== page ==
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Sands Says Stadium Would Add a New Venue Dimension to Vegas

Hil Anderson
, Senior Editor
April 1, 2016
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Las Vegas, NV –  The Las Vegas Sands said the domed football stadium it was proposing for the city was not meant to derail efforts to keep up with the growth of the booming convention and trade show market.

Rob Goldstein, President & COO of Sands

Sands officials said the proposed stadium would add a new dimension to the Las Vegas tourism industry and deserved a piece of the city’s hotel room tax revenues that have been earmarked for expansion of the Las Vegas Convention Center (LVCC). “We should do two things at once,” Sands President and COO Rob Goldstein told the Southern Nevada Tourism Infrastructure Committee (SNTIC) at its March 24 meeting.

“First of all, we should continue to strive to make sure that the Las Vegas Convention and Visitors Authority (keeps Las Vegas) as the No. 1 convention market in the U.S.,” Goldstein said.

The SNTIC meeting was the first official discussion of the controversial project, which would challenge the current plan to devote room tax revenues to the convention center expansion. The committee will discuss the stadium’s potential impact on airport traffic and flight operations at nearby McCarran International Airport at its next meeting on April 28.

Sands and its development partner, Majestic Realty of California, produced estimates that the $1.3 billion stadium on the University of Nevada-Las Vegas (UNLV) campus was in good position to eventually become the home of a National Football League franchise. The result would be about 26 games and special events, such as major concerts and bowl games as well as UNLV home games. The events would generate more than $785.6 million in revenue annually.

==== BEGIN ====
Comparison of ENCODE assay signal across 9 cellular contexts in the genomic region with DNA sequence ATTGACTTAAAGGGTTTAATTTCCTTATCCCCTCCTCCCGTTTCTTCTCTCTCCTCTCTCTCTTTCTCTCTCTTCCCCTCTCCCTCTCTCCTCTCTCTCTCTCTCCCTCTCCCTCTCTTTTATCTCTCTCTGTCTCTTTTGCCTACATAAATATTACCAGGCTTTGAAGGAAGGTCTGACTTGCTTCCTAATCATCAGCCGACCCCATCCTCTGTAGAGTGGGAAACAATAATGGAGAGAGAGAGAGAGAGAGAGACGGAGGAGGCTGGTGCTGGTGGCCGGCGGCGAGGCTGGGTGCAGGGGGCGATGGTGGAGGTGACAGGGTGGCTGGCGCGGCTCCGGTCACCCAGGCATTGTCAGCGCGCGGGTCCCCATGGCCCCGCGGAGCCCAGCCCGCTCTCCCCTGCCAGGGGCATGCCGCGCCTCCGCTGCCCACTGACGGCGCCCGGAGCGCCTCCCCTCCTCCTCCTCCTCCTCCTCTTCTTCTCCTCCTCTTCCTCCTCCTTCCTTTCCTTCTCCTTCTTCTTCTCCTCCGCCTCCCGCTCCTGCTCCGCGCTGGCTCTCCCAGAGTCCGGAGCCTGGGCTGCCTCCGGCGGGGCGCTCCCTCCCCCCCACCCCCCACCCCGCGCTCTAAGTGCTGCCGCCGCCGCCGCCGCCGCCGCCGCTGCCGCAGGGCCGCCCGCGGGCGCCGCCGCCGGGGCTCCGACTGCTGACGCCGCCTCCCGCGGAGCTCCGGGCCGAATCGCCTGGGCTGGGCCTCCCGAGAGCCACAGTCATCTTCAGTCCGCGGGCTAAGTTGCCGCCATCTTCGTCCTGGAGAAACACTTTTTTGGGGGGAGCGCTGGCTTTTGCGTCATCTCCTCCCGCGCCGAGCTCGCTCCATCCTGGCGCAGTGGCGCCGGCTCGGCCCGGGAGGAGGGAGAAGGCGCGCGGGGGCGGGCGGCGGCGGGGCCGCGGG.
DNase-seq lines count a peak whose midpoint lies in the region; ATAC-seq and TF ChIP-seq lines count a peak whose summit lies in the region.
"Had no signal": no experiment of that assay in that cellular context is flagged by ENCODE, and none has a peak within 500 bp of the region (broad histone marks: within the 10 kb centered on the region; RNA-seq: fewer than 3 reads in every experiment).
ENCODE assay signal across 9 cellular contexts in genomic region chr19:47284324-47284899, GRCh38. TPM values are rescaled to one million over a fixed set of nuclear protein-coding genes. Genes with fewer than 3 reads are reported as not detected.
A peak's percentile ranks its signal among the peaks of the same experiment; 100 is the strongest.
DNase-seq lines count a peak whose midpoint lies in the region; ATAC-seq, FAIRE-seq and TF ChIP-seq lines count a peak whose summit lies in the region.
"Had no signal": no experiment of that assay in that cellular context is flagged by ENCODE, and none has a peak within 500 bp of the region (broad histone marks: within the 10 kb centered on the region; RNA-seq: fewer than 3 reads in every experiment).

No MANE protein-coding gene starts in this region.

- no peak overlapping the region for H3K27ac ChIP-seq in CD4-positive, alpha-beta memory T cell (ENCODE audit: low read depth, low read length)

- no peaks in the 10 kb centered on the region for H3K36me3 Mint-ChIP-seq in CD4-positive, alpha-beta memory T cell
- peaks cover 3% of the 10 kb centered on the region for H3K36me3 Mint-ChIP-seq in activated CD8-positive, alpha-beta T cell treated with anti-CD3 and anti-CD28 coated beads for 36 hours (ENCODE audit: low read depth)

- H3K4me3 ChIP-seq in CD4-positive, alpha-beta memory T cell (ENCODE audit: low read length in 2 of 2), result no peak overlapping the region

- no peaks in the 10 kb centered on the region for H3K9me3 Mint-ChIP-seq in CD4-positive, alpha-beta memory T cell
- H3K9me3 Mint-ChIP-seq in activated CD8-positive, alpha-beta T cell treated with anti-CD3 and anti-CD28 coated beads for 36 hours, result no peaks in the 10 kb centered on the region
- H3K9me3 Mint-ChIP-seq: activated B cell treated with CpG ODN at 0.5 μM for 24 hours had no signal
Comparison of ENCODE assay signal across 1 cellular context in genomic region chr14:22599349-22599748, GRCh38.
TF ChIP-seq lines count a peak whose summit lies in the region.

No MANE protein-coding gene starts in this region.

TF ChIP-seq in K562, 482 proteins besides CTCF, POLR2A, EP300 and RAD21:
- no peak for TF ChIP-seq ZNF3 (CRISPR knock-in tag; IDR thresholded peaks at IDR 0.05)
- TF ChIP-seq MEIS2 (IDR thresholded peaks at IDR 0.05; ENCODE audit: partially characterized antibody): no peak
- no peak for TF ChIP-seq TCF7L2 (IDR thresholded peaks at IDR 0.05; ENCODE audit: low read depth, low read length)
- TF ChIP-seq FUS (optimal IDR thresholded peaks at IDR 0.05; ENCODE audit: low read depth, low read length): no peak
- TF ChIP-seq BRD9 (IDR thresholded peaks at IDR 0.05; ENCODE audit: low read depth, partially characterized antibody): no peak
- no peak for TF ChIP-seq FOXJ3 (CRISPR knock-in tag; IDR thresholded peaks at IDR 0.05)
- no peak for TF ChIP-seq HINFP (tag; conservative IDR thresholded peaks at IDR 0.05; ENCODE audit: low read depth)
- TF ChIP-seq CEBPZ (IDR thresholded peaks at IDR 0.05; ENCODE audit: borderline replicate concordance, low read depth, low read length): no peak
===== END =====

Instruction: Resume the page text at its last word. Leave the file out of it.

Unlike recent stadium proposals in Los Angeles and San Diego, the Las Vegas stadium has not been pitched to the SNTIC and Clark County voters as a spillover space for existing trade show space. Goldstein instead stressed the untapped potential of drawing sports fans to town, particularly from neighboring California. “If we can get an NFL team here, it is an important step forward for tourism and for Las Vegas,” he said. “It may fail, but it is worth the effort.”

Sands backed up its contention with a poll it said showed voters were in favor of the stadium project. The Las Vegas Review-Journal said MGM Resorts announced it had conducted a poll that showed the public actually favored spending room tax revenues on the convention center expansion. Sands has argued in the past that using tax revenues to expand the LVCC was improper because it amounted to government support for a project that directly competed for business with the Sands Expo & Convention Center.

Reach  Rob Goldstein at (702) 414-1000 or; Rossi Rallenkotter at (702) 892-0711 or


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